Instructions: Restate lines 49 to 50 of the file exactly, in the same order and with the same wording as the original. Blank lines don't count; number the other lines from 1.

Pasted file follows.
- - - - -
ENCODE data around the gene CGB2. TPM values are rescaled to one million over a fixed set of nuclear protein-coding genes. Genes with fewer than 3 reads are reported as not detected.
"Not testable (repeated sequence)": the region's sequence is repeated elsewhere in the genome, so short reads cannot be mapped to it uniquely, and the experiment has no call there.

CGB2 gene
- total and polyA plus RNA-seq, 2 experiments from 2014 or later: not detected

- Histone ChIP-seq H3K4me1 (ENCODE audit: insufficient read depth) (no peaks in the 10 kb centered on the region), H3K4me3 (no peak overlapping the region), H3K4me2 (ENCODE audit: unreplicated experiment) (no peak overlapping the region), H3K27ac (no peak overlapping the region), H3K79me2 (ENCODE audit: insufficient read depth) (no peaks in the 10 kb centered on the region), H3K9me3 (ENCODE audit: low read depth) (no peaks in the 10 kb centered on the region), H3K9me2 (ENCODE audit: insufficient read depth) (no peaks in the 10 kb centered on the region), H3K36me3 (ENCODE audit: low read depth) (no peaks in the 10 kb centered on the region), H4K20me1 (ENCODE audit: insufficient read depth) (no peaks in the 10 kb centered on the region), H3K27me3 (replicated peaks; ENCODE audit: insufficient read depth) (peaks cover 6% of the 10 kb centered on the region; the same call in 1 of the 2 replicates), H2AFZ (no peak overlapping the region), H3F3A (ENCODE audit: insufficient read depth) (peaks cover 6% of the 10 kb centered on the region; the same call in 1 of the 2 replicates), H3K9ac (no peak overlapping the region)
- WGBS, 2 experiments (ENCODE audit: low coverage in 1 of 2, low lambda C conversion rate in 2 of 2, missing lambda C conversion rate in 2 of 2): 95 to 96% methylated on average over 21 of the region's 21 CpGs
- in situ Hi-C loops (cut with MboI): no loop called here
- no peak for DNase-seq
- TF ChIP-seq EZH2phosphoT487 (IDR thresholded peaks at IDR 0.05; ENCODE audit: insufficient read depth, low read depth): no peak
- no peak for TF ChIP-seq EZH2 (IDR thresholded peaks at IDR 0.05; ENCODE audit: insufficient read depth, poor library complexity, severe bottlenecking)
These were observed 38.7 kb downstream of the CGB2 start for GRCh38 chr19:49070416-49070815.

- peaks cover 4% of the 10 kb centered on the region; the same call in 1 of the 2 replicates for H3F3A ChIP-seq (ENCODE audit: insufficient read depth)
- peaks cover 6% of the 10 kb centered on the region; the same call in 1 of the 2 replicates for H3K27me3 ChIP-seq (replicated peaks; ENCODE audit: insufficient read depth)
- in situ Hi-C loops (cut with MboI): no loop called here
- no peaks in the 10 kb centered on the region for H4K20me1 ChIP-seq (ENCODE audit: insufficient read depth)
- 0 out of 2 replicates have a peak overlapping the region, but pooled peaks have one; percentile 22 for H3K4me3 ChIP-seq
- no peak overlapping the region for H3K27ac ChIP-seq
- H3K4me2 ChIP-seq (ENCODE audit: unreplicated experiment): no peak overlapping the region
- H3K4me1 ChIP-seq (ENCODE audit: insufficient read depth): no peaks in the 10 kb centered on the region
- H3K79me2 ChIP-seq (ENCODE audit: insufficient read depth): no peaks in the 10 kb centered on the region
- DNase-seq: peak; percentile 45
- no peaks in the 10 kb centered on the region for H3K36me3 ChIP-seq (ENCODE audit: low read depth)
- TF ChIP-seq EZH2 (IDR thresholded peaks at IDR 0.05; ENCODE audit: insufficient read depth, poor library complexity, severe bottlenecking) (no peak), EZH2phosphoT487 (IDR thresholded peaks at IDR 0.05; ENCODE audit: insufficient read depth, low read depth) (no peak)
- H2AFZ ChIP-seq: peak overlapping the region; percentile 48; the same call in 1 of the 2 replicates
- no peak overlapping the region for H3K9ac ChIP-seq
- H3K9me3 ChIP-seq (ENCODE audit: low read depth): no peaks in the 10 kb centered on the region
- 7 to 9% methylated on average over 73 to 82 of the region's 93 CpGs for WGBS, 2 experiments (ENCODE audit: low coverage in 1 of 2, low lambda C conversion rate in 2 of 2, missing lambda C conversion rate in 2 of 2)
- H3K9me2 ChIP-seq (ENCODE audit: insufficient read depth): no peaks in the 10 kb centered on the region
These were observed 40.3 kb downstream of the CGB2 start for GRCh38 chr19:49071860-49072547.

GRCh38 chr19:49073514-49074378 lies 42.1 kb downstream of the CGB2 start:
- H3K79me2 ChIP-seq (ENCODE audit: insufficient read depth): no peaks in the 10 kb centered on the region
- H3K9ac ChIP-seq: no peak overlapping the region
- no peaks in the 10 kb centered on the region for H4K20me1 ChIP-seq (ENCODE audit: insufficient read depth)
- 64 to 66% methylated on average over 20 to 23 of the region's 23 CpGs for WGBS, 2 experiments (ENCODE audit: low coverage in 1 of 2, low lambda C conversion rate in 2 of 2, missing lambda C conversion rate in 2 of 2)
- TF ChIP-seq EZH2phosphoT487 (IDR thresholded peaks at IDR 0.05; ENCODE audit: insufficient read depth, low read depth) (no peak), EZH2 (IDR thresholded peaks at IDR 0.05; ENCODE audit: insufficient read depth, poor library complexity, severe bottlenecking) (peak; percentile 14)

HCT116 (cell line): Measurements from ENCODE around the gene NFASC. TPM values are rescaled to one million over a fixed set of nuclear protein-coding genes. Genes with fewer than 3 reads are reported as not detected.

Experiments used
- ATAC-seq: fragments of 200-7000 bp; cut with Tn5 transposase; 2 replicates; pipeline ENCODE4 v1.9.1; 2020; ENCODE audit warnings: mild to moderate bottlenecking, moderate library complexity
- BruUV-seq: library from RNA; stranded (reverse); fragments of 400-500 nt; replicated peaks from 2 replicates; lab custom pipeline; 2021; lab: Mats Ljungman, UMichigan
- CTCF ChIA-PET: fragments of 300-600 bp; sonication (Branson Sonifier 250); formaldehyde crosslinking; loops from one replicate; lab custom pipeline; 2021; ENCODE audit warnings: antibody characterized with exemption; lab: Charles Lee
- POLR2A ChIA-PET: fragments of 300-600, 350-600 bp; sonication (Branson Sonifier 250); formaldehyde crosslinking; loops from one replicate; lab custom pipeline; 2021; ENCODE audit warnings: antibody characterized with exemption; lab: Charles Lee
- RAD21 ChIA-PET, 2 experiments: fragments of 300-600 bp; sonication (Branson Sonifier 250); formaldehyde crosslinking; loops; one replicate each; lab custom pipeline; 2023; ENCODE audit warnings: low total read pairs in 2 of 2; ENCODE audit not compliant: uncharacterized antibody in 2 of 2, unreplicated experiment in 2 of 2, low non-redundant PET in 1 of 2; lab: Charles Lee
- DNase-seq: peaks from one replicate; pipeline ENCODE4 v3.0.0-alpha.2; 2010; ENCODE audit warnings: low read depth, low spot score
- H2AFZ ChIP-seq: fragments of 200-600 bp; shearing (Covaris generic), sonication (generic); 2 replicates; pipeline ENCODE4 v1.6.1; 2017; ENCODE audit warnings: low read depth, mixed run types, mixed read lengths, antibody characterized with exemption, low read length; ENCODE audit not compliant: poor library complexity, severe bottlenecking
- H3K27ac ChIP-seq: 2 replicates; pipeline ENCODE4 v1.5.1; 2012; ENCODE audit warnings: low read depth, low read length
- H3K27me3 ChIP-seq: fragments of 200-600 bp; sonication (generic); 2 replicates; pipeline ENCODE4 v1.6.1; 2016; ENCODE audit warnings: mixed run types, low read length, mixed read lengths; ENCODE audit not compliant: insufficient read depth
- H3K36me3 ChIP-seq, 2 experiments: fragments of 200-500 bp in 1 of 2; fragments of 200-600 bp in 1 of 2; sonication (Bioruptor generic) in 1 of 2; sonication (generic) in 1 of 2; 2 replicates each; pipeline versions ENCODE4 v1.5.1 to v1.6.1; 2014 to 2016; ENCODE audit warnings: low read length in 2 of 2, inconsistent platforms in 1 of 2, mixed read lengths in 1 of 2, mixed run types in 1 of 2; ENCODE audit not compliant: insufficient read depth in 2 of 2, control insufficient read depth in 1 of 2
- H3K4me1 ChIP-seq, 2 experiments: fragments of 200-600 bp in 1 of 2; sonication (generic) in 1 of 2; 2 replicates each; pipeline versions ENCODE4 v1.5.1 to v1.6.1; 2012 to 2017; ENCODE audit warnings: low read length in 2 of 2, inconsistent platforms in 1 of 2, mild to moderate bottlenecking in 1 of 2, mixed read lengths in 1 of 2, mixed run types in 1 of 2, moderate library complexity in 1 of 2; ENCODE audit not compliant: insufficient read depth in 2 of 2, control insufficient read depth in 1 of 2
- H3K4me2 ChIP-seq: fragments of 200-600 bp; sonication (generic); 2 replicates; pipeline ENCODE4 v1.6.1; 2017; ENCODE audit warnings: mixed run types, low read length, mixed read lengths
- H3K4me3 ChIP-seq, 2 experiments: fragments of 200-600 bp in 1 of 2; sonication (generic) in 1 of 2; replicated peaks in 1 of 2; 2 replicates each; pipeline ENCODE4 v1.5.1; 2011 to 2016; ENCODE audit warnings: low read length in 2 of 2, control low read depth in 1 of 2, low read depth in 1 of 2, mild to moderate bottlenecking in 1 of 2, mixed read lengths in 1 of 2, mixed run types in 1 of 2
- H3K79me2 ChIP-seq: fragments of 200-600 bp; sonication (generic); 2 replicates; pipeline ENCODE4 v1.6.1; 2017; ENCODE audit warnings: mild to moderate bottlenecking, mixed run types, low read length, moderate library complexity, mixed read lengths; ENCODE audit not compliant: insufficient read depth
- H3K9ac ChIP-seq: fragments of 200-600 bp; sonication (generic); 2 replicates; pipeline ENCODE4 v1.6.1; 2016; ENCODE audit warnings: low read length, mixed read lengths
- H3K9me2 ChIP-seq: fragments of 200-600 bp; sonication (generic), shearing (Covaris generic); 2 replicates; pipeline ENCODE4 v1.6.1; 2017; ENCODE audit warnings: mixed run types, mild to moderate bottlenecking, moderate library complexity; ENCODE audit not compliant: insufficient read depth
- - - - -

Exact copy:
- H3K4me2 ChIP-seq: fragments of 200-600 bp; sonication (generic); 2 replicates; pipeline ENCODE4 v1.6.1; 2017; ENCODE audit warnings: mixed run types, low read length, mixed read lengths
- H3K4me3 ChIP-seq, 2 experiments: fragments of 200-600 bp in 1 of 2; sonication (generic) in 1 of 2; replicated peaks in 1 of 2; 2 replicates each; pipeline ENCODE4 v1.5.1; 2011 to 2016; ENCODE audit warnings: low read length in 2 of 2, control low read depth in 1 of 2, low read depth in 1 of 2, mild to moderate bottlenecking in 1 of 2, mixed read lengths in 1 of 2, mixed run types in 1 of 2